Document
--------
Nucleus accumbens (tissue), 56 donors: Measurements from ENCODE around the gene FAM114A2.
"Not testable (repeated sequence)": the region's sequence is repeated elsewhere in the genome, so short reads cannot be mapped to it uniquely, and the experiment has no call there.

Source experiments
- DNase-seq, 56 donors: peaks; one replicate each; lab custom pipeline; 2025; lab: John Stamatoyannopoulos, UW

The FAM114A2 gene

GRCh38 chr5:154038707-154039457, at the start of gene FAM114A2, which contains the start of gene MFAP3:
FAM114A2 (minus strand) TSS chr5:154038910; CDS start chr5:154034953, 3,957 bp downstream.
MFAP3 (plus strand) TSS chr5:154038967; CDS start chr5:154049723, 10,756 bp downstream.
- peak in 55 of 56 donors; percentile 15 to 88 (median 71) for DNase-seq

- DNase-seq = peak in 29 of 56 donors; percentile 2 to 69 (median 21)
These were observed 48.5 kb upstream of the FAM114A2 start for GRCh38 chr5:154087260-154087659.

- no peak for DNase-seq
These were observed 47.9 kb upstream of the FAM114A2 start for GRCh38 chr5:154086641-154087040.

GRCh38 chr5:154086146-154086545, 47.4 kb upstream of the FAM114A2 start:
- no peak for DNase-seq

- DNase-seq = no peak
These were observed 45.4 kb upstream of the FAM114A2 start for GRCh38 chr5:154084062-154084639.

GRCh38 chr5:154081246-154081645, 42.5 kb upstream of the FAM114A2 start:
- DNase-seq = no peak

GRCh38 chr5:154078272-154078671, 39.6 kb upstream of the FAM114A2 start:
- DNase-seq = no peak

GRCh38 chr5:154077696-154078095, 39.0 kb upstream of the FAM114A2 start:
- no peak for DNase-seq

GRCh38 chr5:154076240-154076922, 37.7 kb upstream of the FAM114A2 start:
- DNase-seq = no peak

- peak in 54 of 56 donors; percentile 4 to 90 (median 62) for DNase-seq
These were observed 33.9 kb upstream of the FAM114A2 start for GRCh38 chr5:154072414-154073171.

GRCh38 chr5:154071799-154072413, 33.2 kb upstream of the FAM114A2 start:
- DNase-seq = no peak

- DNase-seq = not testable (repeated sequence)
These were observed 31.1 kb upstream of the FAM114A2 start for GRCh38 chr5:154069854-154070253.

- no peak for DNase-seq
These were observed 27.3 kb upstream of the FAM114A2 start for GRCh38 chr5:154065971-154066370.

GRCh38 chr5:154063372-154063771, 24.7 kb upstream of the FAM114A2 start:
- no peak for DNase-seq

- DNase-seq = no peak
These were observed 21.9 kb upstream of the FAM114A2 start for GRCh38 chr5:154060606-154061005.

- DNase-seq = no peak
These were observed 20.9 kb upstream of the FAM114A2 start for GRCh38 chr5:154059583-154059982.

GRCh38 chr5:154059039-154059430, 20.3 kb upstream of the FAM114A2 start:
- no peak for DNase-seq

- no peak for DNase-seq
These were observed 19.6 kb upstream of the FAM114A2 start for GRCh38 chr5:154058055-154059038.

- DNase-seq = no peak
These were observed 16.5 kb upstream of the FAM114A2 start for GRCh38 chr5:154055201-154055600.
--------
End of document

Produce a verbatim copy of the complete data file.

Nucleus accumbens (tissue), 56 donors: Measurements from ENCODE around the gene FAM114A2.
"Not testable (repeated sequence)": the region's sequence is repeated elsewhere in the genome, so short reads cannot be mapped to it uniquely, and the experiment has no call there.

Source experiments
- DNase-seq, 56 donors: peaks; one replicate each; lab custom pipeline; 2025; lab: John Stamatoyannopoulos, UW

The FAM114A2 gene

GRCh38 chr5:154038707-154039457, at the start of gene FAM114A2, which contains the start of gene MFAP3:
FAM114A2 (minus strand) TSS chr5:154038910; CDS start chr5:154034953, 3,957 bp downstream.
MFAP3 (plus strand) TSS chr5:154038967; CDS start chr5:154049723, 10,756 bp downstream.
- peak in 55 of 56 donors; percentile 15 to 88 (median 71) for DNase-seq

- DNase-seq = peak in 29 of 56 donors; percentile 2 to 69 (median 21)
These were observed 48.5 kb upstream of the FAM114A2 start for GRCh38 chr5:154087260-154087659.

- no peak for DNase-seq
These were observed 47.9 kb upstream of the FAM114A2 start for GRCh38 chr5:154086641-154087040.

GRCh38 chr5:154086146-154086545, 47.4 kb upstream of the FAM114A2 start:
- no peak for DNase-seq

- DNase-seq = no peak
These were observed 45.4 kb upstream of the FAM114A2 start for GRCh38 chr5:154084062-154084639.

GRCh38 chr5:154081246-154081645, 42.5 kb upstream of the FAM114A2 start:
- DNase-seq = no peak

GRCh38 chr5:154078272-154078671, 39.6 kb upstream of the FAM114A2 start:
- DNase-seq = no peak

GRCh38 chr5:154077696-154078095, 39.0 kb upstream of the FAM114A2 start:
- no peak for DNase-seq

GRCh38 chr5:154076240-154076922, 37.7 kb upstream of the FAM114A2 start:
- DNase-seq = no peak

- peak in 54 of 56 donors; percentile 4 to 90 (median 62) for DNase-seq
These were observed 33.9 kb upstream of the FAM114A2 start for GRCh38 chr5:154072414-154073171.

GRCh38 chr5:154071799-154072413, 33.2 kb upstream of the FAM114A2 start:
- DNase-seq = no peak

- DNase-seq = not testable (repeated sequence)
These were observed 31.1 kb upstream of the FAM114A2 start for GRCh38 chr5:154069854-154070253.

- no peak for DNase-seq
These were observed 27.3 kb upstream of the FAM114A2 start for GRCh38 chr5:154065971-154066370.

GRCh38 chr5:154063372-154063771, 24.7 kb upstream of the FAM114A2 start:
- no peak for DNase-seq

- DNase-seq = no peak
These were observed 21.9 kb upstream of the FAM114A2 start for GRCh38 chr5:154060606-154061005.

- DNase-seq = no peak
These were observed 20.9 kb upstream of the FAM114A2 start for GRCh38 chr5:154059583-154059982.

GRCh38 chr5:154059039-154059430, 20.3 kb upstream of the FAM114A2 start:
- no peak for DNase-seq

- no peak for DNase-seq
These were observed 19.6 kb upstream of the FAM114A2 start for GRCh38 chr5:154058055-154059038.

- DNase-seq = no peak
These were observed 16.5 kb upstream of the FAM114A2 start for GRCh38 chr5:154055201-154055600.